Death metal supergroup Umbra Vitae blend catharsis and fun on Shadow of Life | Music Review | Chicago Reader

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Death metal supergroup Umbra Vitae blend catharsis and fun on Shadow of Life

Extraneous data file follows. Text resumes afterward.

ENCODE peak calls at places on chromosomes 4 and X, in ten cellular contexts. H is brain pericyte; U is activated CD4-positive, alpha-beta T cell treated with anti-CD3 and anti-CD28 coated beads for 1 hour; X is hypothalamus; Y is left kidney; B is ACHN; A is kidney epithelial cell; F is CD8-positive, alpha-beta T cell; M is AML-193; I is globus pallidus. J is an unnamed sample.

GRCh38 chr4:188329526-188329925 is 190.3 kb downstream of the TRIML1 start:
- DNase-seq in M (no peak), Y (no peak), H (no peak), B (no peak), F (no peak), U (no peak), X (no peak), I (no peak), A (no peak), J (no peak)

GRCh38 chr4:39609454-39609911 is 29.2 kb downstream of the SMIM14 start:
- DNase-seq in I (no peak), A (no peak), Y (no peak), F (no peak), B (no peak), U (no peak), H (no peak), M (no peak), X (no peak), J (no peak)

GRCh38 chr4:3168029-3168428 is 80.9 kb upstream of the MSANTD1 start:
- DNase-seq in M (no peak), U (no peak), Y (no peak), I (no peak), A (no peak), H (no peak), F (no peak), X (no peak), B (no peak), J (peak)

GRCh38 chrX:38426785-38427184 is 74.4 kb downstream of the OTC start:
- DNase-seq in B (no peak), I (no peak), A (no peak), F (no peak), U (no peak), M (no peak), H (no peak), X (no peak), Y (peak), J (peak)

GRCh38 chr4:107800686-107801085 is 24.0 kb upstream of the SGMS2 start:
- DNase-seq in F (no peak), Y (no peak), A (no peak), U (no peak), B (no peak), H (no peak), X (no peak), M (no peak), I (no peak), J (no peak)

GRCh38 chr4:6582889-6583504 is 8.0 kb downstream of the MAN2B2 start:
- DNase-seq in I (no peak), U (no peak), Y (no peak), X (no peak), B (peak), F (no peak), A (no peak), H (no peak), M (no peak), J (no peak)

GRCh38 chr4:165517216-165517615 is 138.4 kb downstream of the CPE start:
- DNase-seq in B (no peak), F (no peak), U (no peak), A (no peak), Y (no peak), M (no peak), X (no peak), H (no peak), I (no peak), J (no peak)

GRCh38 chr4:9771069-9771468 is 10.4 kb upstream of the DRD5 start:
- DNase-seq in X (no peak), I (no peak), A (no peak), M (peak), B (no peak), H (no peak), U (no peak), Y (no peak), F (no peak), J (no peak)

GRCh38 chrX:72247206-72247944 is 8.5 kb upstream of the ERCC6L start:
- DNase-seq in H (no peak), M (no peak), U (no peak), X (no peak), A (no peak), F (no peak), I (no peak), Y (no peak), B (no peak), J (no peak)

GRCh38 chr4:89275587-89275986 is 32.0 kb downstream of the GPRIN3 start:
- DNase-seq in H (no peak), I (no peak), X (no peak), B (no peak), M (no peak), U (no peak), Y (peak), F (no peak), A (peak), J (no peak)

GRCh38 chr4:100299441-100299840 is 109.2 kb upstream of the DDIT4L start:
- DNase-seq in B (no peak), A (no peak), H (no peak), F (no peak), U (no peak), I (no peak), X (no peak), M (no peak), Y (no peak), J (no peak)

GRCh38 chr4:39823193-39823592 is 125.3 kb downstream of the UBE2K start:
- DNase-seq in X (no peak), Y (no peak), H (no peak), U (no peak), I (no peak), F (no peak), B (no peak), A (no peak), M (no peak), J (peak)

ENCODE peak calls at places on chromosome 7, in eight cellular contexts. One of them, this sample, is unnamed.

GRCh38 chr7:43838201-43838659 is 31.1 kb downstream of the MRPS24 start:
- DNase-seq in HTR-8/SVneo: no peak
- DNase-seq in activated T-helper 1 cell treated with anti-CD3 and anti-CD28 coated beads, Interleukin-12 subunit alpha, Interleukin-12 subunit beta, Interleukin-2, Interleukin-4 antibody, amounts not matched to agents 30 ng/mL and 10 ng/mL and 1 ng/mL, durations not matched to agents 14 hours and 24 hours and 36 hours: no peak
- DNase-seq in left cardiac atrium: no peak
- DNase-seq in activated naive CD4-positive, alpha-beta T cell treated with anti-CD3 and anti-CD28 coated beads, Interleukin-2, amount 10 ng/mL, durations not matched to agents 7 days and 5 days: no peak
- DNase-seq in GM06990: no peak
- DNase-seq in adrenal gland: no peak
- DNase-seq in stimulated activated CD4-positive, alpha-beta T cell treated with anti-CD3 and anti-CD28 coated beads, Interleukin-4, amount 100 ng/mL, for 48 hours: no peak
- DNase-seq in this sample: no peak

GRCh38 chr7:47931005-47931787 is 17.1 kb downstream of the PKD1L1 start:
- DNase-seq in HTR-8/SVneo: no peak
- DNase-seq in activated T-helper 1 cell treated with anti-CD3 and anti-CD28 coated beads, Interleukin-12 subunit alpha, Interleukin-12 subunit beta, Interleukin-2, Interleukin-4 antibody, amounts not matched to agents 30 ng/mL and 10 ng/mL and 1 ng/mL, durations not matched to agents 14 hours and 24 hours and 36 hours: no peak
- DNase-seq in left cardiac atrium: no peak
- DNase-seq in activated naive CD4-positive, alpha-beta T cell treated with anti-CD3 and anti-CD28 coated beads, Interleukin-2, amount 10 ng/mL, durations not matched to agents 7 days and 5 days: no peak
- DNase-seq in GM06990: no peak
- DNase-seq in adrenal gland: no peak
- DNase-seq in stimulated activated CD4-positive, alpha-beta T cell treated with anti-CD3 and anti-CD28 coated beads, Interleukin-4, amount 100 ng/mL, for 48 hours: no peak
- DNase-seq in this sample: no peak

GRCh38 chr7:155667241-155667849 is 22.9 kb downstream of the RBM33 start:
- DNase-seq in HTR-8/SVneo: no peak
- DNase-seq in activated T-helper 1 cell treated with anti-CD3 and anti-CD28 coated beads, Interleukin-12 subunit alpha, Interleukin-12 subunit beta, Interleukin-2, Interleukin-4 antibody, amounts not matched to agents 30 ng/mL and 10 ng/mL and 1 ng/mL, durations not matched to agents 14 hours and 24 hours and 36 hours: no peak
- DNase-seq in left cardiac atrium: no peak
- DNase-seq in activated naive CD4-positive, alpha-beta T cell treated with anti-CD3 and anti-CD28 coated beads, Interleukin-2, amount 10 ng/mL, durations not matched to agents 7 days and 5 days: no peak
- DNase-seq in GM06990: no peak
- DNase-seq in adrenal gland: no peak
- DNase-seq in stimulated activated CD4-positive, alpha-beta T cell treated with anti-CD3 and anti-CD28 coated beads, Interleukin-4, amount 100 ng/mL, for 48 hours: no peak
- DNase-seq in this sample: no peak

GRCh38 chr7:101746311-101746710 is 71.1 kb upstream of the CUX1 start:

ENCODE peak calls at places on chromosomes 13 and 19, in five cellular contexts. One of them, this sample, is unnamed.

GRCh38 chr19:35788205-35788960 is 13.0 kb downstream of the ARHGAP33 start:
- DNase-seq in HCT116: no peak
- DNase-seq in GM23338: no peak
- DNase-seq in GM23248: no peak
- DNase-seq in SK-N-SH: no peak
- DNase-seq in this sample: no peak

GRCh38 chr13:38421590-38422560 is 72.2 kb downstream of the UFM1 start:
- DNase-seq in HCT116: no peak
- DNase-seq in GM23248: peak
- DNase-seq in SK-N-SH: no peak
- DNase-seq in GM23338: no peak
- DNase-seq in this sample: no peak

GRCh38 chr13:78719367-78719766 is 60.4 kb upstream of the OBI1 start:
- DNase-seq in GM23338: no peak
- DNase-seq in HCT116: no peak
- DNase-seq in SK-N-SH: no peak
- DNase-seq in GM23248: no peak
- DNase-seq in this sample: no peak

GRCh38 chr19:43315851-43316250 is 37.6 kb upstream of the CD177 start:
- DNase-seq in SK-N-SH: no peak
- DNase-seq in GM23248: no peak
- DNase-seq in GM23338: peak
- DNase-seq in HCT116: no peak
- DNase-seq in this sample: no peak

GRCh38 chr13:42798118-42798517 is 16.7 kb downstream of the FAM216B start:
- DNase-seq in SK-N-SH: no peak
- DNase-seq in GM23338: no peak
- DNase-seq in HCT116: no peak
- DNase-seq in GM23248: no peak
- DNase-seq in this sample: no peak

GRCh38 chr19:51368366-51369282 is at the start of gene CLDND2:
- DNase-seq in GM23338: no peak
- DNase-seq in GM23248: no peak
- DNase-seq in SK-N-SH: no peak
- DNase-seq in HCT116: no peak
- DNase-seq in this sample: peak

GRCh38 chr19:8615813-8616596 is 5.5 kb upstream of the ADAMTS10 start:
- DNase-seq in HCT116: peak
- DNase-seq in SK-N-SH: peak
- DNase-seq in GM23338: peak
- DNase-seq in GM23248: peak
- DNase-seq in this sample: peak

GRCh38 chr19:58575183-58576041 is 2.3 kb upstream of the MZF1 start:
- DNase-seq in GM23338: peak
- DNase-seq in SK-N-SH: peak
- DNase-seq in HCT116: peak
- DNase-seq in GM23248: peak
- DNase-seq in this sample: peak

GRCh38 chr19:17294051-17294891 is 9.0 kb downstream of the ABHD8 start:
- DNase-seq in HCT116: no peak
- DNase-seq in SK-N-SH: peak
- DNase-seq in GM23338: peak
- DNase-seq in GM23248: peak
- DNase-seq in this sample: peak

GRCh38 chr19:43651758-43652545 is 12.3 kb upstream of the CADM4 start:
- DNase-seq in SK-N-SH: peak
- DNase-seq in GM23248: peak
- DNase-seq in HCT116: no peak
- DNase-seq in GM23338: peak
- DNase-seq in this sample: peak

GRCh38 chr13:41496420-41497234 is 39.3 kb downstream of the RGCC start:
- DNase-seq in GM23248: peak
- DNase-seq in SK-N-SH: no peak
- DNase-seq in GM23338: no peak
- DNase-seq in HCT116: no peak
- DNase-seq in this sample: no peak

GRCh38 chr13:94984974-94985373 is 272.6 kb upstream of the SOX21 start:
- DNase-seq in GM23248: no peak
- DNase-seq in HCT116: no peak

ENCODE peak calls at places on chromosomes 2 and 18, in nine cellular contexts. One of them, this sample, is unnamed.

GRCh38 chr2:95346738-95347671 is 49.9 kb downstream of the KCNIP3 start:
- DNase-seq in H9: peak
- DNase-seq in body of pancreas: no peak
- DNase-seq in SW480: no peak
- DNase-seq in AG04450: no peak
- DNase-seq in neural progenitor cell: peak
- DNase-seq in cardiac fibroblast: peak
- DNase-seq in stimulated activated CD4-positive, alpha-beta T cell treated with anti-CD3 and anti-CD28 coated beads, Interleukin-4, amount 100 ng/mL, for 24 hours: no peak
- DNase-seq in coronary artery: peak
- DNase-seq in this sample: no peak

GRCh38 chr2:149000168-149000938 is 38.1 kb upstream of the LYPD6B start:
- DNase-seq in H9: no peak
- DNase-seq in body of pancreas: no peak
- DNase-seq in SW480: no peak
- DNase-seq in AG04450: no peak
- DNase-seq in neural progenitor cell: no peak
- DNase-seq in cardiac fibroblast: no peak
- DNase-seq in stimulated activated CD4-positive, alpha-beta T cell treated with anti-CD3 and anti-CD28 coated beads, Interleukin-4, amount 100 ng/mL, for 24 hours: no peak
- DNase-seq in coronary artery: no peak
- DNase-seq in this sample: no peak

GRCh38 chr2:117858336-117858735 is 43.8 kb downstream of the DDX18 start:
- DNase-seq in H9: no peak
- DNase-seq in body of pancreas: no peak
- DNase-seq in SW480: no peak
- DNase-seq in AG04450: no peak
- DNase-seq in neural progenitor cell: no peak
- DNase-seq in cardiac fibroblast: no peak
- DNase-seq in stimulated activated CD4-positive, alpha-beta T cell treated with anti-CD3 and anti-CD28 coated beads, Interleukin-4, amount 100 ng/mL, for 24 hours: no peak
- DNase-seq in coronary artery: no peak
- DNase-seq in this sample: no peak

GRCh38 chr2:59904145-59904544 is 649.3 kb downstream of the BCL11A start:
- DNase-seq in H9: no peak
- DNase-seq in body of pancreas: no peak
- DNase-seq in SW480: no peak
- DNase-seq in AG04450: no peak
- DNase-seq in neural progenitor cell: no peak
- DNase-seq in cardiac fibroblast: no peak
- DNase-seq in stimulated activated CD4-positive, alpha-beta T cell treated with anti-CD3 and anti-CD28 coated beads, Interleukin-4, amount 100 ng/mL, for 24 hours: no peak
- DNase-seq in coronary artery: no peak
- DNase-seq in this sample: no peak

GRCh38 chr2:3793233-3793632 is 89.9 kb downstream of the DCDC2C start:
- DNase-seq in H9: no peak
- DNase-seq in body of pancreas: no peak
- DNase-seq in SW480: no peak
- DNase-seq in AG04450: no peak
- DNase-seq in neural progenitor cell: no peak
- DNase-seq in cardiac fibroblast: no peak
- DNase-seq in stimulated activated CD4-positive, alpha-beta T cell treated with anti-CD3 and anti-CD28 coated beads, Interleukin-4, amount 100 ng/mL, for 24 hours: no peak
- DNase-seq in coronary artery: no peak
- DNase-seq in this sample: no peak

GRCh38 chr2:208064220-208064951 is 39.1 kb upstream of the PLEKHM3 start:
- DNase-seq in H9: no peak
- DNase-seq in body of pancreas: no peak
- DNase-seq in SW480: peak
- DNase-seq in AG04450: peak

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The beauty of musical collaboration is that you can never totally anticipate what will happen, even when the people coming together have established aesthetics of their own. Some groups devise a concept and never stray from it, while others incorporate unexpected twists and turns—and Boston postmetal project Wear Your Wounds (started by Converge front man Jacob Bannon) has spawned a whole new band. As the story goes, Bannon and Wear Your Wounds guitarists Sean Martin (formerly of Hatebreed) and Mike McKenzie (the Red Chord) would start rehearsals with gnarly death-metal riffs that didn’t fit the group’s melodic, mournful template. They had so much fun with it that they started Umbra Vitae as an outlet for that material, recruiting Red Chord bassist Greg Weeks and Job for a Cowboy drummer Jon Rice. The ferocious death metal on their debut album, the Kurt Ballou-produced Shadow of Life, mixes 90s and modern influences with hardcore energy and plenty of grit, anxiety, and rage. The urgent, seething “Mantra of Madness,” with its weighty grooves and hair-raising riffs, indicts a system that offers only meaningless “thoughts and prayers” as nihilistic assailants force crime victims to plead for their lives. Few songwriters in heavy music can write about the heart-crushing agony of human relationships as poetically as Bannon, and the bleak atmospheres and bleaker refrain of “Blood Blossom” (it repeats the phrase “Do not resuscitate”) make cutting ties feel as pleasant as ripping off a Band-Aid that’s been upgraded to industrial-grade adhesive. The music may be fun and games—at least if you consider death metal fun—but the title track, which closes Shadow of Life, tackles some of the album’s heaviest subjects as it spins into a powerful, chaotic rumination on our inner conflicts and struggles.   v

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